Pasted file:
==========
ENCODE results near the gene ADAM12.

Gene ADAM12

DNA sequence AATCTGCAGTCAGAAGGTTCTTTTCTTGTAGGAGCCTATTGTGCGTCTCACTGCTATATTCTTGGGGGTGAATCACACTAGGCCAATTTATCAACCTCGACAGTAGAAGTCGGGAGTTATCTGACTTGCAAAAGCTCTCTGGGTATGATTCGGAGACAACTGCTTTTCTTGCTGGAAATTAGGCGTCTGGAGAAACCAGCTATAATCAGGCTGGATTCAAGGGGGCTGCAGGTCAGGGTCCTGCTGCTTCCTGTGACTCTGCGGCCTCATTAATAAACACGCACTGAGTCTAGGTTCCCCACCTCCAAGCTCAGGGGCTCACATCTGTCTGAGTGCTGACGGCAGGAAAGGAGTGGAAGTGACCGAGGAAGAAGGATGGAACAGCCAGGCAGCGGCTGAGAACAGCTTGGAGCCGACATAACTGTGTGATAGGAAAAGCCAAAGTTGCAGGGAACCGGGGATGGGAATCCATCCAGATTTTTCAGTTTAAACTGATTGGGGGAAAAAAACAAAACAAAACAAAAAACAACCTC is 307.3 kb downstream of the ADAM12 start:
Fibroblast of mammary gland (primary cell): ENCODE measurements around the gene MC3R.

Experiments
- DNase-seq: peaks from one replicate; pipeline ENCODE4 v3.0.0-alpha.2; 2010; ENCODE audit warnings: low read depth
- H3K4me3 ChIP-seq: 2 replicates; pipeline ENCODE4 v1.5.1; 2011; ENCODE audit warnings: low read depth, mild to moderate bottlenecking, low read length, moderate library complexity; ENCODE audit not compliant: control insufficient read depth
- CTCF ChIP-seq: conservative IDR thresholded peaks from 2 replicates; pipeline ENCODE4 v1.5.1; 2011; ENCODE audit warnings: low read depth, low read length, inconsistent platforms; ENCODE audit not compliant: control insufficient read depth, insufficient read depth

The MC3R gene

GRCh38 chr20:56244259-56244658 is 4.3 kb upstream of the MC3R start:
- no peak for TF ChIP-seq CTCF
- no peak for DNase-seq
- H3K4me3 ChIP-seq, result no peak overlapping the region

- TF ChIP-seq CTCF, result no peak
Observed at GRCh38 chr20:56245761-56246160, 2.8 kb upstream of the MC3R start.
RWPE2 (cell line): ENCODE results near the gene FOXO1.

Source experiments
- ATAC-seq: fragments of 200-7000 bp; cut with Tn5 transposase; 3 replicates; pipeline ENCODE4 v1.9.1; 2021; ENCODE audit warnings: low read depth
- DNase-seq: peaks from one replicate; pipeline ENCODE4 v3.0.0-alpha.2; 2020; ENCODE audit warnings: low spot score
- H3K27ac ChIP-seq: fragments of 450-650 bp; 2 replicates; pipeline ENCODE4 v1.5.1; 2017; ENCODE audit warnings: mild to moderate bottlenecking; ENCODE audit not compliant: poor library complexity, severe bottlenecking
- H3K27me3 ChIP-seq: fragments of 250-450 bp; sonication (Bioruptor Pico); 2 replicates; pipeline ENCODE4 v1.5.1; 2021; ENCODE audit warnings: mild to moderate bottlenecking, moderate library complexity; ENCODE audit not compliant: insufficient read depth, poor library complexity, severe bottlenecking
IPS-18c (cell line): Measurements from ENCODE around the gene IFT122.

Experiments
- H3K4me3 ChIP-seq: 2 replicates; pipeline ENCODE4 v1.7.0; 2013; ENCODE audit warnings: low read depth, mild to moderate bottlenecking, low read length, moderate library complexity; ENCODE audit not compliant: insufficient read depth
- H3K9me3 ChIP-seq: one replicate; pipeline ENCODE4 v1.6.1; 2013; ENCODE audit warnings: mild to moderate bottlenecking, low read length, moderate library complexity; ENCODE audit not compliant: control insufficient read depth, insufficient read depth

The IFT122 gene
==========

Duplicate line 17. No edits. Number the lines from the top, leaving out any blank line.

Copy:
Source experiments